“But of course this can still happen and this situation will change simply because Android phones are becoming so popular and mainstream, so there is no question that when we speak again in two or three years the situation will be different and no one will need to ask if there is a problem on phones.”
So is it a case of pre-empting rather than reacting to the threat restrospectively?
“We are there to protect against the things that are out, but it’s nothing compared to what we will see in the future.”
The security of the cloud is also something that is of concern to Kaspersky Lab, with the firm recently releasing statistics showing that over three fifths of IT managers asked saw security as a major stumbling block to uptake.
However Kalkuhl beleives that despite its flaws issues of cloud security are outweighed by the advantages offered.
“Let’s say for a small company, say ten people, what is more secure, that they host their information in a server that is standing next to the kitchen where people can break in and where they have to deal with all the problems and maybe deal with hardware failure? Or host it with somewhere you have professionals where you have professionals with storage in earthquake proof buildings with lots of security.”
“Of course Amazon’s storage recently system crashed and they were unable to recreate all the data, and we will continue to see big problems and painfully learn our lesson until we are at the stage where the cloud is really relied on.”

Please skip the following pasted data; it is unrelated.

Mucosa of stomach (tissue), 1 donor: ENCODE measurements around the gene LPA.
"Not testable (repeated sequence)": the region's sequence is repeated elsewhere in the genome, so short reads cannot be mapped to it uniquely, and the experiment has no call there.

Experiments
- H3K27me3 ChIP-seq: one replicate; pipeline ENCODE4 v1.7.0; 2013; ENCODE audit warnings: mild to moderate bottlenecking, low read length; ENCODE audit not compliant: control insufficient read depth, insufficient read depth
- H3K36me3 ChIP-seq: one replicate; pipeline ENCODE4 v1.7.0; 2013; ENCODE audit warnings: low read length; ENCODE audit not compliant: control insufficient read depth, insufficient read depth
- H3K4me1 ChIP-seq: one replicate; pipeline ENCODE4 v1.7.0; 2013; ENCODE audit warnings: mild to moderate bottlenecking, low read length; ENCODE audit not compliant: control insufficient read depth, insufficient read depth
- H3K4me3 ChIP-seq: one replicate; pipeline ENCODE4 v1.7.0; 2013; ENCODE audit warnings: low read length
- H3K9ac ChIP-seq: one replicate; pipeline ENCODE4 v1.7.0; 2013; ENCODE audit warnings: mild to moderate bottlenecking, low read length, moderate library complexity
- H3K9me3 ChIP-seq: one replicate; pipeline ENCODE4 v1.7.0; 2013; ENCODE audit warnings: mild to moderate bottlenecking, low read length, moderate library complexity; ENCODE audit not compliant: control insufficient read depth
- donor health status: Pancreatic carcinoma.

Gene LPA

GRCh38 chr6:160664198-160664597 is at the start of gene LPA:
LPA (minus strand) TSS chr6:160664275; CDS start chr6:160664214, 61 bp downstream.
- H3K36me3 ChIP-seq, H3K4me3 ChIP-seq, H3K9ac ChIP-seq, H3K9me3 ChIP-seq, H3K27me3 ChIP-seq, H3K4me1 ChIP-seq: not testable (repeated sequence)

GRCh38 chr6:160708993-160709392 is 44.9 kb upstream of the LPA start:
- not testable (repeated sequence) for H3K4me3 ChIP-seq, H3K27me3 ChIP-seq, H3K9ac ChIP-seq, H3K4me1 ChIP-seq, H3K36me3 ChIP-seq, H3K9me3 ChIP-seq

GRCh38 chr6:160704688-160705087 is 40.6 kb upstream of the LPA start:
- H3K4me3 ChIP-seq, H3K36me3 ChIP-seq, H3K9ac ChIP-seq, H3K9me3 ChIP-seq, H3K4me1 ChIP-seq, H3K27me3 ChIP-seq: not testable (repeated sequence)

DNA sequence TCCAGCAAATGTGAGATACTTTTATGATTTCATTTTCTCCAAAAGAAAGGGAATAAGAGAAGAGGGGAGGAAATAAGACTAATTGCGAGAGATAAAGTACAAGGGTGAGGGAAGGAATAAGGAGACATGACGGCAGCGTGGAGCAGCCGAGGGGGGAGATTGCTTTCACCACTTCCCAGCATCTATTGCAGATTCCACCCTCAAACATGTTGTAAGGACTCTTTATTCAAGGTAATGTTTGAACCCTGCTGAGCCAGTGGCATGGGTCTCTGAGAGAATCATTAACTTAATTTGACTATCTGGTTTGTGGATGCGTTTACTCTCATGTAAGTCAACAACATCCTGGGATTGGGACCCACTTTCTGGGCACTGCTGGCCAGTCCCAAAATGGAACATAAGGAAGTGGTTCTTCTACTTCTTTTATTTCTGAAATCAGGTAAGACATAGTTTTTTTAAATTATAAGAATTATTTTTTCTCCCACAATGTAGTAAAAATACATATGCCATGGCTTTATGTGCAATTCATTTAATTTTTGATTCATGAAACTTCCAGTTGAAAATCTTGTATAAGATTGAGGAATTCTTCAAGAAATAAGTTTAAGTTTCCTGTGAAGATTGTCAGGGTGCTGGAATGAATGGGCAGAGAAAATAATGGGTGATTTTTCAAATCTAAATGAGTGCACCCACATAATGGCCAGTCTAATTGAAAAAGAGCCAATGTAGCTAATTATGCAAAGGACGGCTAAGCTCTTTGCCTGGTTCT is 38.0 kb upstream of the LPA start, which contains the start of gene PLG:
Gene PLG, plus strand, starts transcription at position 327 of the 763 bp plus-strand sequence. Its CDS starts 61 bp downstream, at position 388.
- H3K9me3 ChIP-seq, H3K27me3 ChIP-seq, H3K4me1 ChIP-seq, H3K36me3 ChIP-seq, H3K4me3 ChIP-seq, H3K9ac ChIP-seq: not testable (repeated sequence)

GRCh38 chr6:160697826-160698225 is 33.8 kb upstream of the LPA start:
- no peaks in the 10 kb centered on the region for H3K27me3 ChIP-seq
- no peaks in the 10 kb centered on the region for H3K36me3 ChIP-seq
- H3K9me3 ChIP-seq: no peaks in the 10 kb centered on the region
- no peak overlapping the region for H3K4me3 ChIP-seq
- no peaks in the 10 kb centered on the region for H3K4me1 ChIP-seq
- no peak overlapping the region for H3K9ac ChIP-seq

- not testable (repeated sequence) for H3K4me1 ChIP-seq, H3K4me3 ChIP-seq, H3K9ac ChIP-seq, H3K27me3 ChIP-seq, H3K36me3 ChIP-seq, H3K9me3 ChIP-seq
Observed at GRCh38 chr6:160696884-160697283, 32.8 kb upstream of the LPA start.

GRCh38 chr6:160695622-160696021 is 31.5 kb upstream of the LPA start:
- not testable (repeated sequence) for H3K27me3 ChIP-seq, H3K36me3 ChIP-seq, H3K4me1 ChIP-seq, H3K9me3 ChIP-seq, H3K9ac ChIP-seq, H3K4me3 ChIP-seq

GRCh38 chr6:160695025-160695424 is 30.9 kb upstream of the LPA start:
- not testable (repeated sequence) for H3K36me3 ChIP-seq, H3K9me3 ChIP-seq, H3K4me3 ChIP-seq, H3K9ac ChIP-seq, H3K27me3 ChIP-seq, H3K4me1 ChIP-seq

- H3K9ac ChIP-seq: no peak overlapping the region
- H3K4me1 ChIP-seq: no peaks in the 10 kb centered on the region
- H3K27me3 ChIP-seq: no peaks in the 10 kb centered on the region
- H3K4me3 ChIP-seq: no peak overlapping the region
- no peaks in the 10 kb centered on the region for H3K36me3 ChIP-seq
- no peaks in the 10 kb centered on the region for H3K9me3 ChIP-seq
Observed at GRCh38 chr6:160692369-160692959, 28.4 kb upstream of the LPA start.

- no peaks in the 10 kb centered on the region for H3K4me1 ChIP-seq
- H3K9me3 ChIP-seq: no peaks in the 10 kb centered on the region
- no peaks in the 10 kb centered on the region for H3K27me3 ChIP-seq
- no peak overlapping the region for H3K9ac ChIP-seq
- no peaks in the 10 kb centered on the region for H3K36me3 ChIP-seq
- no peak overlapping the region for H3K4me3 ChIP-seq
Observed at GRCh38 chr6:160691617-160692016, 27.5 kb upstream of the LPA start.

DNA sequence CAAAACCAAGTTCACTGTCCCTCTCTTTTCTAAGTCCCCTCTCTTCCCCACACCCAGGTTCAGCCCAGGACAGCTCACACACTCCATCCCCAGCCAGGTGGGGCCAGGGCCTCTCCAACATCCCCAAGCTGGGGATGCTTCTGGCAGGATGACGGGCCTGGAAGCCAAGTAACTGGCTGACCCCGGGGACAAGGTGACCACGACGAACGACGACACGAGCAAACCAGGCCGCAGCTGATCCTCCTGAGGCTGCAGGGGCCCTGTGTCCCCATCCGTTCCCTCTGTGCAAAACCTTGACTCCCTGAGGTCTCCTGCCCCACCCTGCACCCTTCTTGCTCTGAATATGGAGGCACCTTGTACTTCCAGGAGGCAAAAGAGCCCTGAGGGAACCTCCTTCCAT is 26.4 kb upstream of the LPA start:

However Kalkuhl highlights the worst case scenario is of a cloud provider which is hacked so that attackers can “get their hands on the virtual systems that are hosted on the server. There is nothing people could do against that once that has happened.”
“Unexpected things can happen as we have seen with Sony, it’s not cloud but most people would have said that they can’t imagine this would happen as it is so secure.”
According to Kalkuhl the Sony situation is another that is unfortunately likely to happen again in the future.
“It can happen and will always happen, the main problem is of course that people are storing more and more online – they have to because their life is happening more and more online – the only solution is thinking of ways to prevent the worst.”
Of course Kalkuhl admits that this is difficult.
“If you are the one who is hacked then of course you should do everything to prevent this, but you would have presume that Sony have thought about the possibility and did something,” he says,
It is best to assume that such as situation will happen and try to minimise the risk by for example having different passwords on social media sites so if one password is leaked then bad guys can easily get into other services.”
“This is one area which people need to be aware of, so it is a lot education for the user firstly, because for businesses that are hacked we at Kapersky cannot do anything about this,so maybe we will need some smarter ways of knowing what is happening with your credit card data.”